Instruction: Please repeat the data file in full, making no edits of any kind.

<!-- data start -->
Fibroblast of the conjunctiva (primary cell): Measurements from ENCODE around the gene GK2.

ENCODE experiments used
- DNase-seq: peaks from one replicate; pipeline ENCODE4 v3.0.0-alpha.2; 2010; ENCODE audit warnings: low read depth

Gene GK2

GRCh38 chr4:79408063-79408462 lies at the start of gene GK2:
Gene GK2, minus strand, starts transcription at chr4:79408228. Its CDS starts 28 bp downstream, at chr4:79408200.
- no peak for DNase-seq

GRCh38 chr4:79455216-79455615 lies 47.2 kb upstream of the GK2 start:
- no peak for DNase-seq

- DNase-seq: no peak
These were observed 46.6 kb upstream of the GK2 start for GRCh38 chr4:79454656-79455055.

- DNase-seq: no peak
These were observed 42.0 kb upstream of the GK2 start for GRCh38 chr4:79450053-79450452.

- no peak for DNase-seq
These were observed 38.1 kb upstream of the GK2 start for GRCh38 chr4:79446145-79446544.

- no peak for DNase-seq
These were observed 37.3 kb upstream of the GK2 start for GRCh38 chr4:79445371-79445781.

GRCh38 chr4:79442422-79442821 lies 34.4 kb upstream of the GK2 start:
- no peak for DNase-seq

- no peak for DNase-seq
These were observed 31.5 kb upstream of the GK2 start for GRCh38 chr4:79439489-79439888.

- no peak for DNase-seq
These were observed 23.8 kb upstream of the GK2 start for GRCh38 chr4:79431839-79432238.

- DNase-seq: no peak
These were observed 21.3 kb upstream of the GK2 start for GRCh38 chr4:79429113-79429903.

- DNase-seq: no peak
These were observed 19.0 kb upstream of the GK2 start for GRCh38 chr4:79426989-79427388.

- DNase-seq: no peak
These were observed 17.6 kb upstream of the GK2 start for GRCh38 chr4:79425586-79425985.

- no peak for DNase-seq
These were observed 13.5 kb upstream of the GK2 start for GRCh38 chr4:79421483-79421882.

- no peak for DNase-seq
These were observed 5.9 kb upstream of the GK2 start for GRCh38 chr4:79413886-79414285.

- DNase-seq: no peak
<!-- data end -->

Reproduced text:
Fibroblast of the conjunctiva (primary cell): Measurements from ENCODE around the gene GK2.

ENCODE experiments used
- DNase-seq: peaks from one replicate; pipeline ENCODE4 v3.0.0-alpha.2; 2010; ENCODE audit warnings: low read depth

Gene GK2

GRCh38 chr4:79408063-79408462 lies at the start of gene GK2:
Gene GK2, minus strand, starts transcription at chr4:79408228. Its CDS starts 28 bp downstream, at chr4:79408200.
- no peak for DNase-seq

GRCh38 chr4:79455216-79455615 lies 47.2 kb upstream of the GK2 start:
- no peak for DNase-seq

- DNase-seq: no peak
These were observed 46.6 kb upstream of the GK2 start for GRCh38 chr4:79454656-79455055.

- DNase-seq: no peak
These were observed 42.0 kb upstream of the GK2 start for GRCh38 chr4:79450053-79450452.

- no peak for DNase-seq
These were observed 38.1 kb upstream of the GK2 start for GRCh38 chr4:79446145-79446544.

- no peak for DNase-seq
These were observed 37.3 kb upstream of the GK2 start for GRCh38 chr4:79445371-79445781.

GRCh38 chr4:79442422-79442821 lies 34.4 kb upstream of the GK2 start:
- no peak for DNase-seq

- no peak for DNase-seq
These were observed 31.5 kb upstream of the GK2 start for GRCh38 chr4:79439489-79439888.

- no peak for DNase-seq
These were observed 23.8 kb upstream of the GK2 start for GRCh38 chr4:79431839-79432238.

- DNase-seq: no peak
These were observed 21.3 kb upstream of the GK2 start for GRCh38 chr4:79429113-79429903.

- DNase-seq: no peak
These were observed 19.0 kb upstream of the GK2 start for GRCh38 chr4:79426989-79427388.

- DNase-seq: no peak
These were observed 17.6 kb upstream of the GK2 start for GRCh38 chr4:79425586-79425985.

- no peak for DNase-seq
These were observed 13.5 kb upstream of the GK2 start for GRCh38 chr4:79421483-79421882.

- no peak for DNase-seq
These were observed 5.9 kb upstream of the GK2 start for GRCh38 chr4:79413886-79414285.

- DNase-seq: no peak